Offences: Deception > forgery; Deception > forgery
Verdicts: Guilty; Guilty
Punishments: Death; Death
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Whitehaven, Nov. 28. 1755.
Directed to Mr. Benjamin Titley , merchant, Nicholas-lane, London. And that he feloniously did make, forge and counterfeit, and cause to be made, and willingly asserted therein certain acceptance in these words and abbreviations.
Henry Blake. The prisoner has an aunt lodges at my house.
Q. Where do you live?
Blake. I live at the corner of Duke's-court, Drury-lane; he came backwards and forwards to visit her some times, two or three times a day for near two months.
Q. When did he come first?
Blake. To the best of my knowledge he came first in September last; he behaved himself always very sober and civil.
Q. What business was he in?
Blake. I can't say he was in any business. He asked me if I could give him cash for a note; (I believe that was in December) and produced one of 10 l. accordingly I gave him 10 l. upon it, after which I found it to be a bad one.
Q. How did you find that out?
Blake. I had taken another note of him after that, which I had some reason to suspect being a bad one.
Q. Who was it accepted by?
Blake. No, I had not. He produced the note.
Q. Has there been any alteration made in it since he gave it you.
Blake. No, there has not; only I paid it to a wholesale cheesemonger at Smithfield-bars, who put a figure on it when it became due, on the top of it.
It is read to this purport.
Whitehaven, 28 of Nov. 1755.
16th of Dec. 1755. accepted per Benja. Titley.
Q. Did he frequently come to your house after this?
Blake. He did, and visited his aunt as usual. After I had went and enquired about another note I had taken of him, and found it a bad one, it was accepted by Robert Ashbridge , who denied it to be his accepting, then I went and took the prisoner up, being myself an officer, and also went and took up this note, and paid the 10 l. for it. I took the prisoner before justice Fielding, and he was committed.
Q. Where did the prisoner come from when he came to London?
Blake. He came from out of the country.
Q. Upon what occasion did he come out of the country?
Blake. I don't know upon what occasion.
Q. Did he attempt to make his escape, when he saw you come to take him up?
Blake. No, he did not; he was willing to go along with me.
Q. Was the note due at that time?
Blake. No; that was not due, the other was.
Benjamin Booth . Mr. Titley was sent for before justice Fielding, and I went along with him; he was shewn this bill here producer, and ask'd, by the justice, if it was his hand writing; that is the acceptance; he said it was not his acceptance.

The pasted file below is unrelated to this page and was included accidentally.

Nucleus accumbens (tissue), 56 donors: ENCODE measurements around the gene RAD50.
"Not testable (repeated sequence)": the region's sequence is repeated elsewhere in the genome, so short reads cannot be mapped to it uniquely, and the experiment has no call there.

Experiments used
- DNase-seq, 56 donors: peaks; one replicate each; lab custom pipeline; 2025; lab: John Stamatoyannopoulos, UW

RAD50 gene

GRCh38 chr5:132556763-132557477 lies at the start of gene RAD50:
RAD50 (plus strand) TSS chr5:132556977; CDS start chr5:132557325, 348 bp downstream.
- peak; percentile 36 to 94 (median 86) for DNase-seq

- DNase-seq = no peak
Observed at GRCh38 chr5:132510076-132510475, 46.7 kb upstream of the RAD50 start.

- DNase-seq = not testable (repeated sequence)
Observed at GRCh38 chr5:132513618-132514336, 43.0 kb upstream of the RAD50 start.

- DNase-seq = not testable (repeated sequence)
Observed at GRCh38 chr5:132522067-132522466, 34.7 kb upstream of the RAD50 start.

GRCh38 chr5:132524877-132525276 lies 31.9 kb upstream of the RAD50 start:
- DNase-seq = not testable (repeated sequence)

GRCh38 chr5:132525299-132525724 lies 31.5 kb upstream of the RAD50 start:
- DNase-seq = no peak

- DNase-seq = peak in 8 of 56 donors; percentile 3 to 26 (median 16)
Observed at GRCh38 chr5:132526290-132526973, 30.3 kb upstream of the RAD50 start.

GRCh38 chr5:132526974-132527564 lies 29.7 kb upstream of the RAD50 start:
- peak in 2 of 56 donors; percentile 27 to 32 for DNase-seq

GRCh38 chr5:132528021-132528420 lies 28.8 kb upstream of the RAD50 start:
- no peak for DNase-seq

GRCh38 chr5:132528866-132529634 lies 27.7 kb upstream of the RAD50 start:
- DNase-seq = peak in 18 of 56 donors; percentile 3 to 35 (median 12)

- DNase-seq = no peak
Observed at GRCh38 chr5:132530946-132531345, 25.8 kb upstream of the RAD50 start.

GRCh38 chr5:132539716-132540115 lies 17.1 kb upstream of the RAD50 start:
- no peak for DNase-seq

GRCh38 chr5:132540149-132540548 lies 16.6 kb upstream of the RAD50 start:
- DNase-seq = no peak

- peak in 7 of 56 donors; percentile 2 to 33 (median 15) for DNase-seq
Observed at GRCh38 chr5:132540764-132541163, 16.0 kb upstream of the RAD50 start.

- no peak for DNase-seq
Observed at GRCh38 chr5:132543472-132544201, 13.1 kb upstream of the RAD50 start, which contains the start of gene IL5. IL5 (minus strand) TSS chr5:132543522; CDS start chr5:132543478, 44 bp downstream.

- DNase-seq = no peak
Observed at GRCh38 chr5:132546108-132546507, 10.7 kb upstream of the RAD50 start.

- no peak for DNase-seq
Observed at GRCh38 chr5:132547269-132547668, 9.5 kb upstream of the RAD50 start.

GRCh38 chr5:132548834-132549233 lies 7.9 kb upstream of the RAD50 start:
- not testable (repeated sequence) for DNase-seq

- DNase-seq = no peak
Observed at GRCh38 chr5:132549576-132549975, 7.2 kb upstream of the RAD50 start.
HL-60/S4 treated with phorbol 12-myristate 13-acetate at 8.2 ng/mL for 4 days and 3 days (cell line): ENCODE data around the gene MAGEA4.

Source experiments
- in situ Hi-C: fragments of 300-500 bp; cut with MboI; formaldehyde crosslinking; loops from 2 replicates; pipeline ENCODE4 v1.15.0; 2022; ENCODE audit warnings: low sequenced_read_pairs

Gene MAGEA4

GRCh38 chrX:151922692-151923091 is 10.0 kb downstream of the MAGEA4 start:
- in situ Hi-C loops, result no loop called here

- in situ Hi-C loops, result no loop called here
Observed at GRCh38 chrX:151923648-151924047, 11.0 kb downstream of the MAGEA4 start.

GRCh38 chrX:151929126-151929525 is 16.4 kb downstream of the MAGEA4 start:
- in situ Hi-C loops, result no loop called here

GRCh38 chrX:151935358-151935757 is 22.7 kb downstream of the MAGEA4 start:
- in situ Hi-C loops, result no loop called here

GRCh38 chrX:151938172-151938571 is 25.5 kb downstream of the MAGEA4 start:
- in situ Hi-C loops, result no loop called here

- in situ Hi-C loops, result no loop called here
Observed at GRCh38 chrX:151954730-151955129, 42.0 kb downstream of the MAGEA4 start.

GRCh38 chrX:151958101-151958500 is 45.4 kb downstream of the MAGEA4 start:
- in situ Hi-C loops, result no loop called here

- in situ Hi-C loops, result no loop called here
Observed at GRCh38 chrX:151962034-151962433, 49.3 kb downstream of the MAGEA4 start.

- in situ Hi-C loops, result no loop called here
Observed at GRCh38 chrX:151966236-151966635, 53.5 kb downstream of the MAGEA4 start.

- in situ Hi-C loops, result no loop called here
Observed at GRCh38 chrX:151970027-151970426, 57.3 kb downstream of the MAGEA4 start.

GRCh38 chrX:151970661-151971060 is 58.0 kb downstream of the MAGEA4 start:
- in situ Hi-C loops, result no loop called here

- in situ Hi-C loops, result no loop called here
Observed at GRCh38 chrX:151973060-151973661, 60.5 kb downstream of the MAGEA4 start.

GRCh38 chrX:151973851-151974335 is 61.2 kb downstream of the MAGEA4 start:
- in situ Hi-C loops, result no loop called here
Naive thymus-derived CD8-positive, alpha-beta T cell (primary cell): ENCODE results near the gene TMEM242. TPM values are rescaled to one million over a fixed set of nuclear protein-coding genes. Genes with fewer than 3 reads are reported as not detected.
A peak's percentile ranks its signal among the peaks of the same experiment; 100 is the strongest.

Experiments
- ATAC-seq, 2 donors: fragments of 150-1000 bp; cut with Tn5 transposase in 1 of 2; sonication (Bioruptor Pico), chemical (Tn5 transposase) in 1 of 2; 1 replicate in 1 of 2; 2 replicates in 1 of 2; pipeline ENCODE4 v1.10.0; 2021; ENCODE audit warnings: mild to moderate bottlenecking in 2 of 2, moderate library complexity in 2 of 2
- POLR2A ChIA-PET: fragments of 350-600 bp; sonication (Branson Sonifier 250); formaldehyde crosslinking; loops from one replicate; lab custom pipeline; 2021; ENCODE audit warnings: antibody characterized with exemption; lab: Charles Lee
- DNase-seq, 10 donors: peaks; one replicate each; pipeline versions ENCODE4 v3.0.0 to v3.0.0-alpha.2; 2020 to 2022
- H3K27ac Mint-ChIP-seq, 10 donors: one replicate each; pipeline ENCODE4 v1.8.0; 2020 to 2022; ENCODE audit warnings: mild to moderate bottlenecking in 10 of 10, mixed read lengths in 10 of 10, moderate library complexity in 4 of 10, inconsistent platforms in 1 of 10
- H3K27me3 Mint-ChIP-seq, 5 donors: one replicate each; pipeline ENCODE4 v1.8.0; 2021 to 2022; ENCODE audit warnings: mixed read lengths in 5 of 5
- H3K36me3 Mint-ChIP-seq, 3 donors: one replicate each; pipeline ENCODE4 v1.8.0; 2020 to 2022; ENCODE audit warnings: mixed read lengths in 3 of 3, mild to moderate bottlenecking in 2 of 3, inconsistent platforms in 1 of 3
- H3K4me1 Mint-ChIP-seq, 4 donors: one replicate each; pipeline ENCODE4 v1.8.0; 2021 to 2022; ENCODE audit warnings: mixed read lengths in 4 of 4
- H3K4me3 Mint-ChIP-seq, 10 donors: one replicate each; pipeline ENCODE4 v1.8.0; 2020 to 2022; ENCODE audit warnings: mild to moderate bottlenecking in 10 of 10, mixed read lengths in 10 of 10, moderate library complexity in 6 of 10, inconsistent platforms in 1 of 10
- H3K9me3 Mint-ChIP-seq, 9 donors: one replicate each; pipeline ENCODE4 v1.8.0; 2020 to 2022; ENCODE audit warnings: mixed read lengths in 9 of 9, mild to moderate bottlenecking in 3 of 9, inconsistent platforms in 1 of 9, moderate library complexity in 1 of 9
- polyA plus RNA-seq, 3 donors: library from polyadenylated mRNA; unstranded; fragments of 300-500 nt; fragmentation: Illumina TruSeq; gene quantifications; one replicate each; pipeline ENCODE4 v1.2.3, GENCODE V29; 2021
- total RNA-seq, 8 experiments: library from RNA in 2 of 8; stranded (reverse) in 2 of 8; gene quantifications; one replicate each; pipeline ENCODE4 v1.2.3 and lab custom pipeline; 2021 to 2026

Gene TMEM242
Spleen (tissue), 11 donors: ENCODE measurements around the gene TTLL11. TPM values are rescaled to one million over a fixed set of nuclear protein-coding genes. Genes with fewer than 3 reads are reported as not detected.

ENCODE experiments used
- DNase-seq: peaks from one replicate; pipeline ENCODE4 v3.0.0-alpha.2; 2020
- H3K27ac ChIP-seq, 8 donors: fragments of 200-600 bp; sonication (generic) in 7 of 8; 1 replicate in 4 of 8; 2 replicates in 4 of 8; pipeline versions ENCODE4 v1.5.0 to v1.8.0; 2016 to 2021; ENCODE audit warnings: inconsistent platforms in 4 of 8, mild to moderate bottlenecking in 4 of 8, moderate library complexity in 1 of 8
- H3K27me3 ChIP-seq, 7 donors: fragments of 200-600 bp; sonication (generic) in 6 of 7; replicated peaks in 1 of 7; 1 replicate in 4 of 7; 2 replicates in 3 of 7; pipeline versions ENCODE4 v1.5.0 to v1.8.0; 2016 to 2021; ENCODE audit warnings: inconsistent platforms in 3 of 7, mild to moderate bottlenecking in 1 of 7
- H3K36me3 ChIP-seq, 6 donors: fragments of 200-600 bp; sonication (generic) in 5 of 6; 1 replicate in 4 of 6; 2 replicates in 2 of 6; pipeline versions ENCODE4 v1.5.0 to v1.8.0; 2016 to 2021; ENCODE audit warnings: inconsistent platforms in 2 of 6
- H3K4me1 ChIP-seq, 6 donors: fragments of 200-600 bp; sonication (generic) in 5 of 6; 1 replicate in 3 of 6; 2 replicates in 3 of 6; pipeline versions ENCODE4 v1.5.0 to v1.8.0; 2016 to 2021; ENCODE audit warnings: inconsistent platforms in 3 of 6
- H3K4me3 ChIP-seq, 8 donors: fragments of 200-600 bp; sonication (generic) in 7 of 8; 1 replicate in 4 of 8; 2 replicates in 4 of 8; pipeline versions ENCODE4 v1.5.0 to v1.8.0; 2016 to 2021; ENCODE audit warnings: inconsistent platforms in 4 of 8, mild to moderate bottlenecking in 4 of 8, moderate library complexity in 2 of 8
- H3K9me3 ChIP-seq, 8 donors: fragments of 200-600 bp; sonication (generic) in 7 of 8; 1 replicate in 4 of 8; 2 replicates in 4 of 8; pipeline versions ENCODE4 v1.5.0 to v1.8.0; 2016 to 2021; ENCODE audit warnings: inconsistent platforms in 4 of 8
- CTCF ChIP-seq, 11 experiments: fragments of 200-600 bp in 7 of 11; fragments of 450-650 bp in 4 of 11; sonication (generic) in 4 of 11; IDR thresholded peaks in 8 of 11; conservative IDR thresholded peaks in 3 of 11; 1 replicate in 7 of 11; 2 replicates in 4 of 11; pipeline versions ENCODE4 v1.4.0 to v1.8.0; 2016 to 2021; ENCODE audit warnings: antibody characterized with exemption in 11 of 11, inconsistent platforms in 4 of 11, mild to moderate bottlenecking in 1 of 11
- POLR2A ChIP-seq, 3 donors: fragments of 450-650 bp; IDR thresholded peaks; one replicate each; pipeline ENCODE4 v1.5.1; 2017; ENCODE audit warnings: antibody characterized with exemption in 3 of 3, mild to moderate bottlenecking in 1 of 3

Q. Did he read these words, (To Mr. Titley, merchant, Nicholas-lane, London.)
Blake. Yes, he did.
The prisoner was called upon to make his defence, but said, he had nothing to say.
C. for prisoner, to Mr. Blake. Do you know whether this bill is a true or a false one?
Blake. I do not know.
C. for prisoner. Do you know Thomas Downs of Whitehaven ?
Blake. No, I do not.
C. for prisoner. Did you ever enquire after him?
Blake. No, I did not.
Blake. No, I did not.
For the prisoner.
Q. What business is he?
Fish. He informed me he was son to an attorney, and came here to be further'd in that business.
Q. How old is he?
Normington. He is about 19 years of age; I never heard any ill of him.
Isabella Parkin. I am first cousin to the prisoner; he came to London some time in September last; his father is an attorney at Whitehaven in Cumberland, and he came to town to serve the remainder of his clerkship in Gray's-Inn.
Guilty Death .
Manchester, 2 Dec. 1755.
Directed to Mr. Robert Ashbridge , a pawnbroker, East-Smithfield, London. And that he feloniously did make, forge and counterfeit, and cause to be made, and willingly asserted therein, a certain acceptance in the words and figures following. Dec. 7, accepted per R. Ashbridge, and for publishing the same with intent to defraud Robert Ashbridge , Dec. 14 . *
Hen. Blake. The prisoner desired I would let him have 17 l. upon this bill, holding one in his hand; he said it was drawn by a very good person and accepted likewise. I paid him the money and took the bill.
Q. When was this?
Blake. This was some time in the beginning of Dec. last. I went with the bill to Mr. Ashbridge on the 23d of Dec. and he denied the acceptance to me.
The bill read to this purport,
Manchester, 2 Dec. 1755.
Dec. 7 accepted by R. Ashbridge.
Court. You can't give evidence concerning the bill. Have you any body here that knows your hard writing?
Q. Are you acquainted with his hand writing.
Wade. I am. I have been his tenant 12 years; here is a book of his receipts (producing a book)
The Court and the Jury look at the book and bill, and declare there is no comparison at all.
The prisoner had nothing to say in his defence.
Guilty , Death .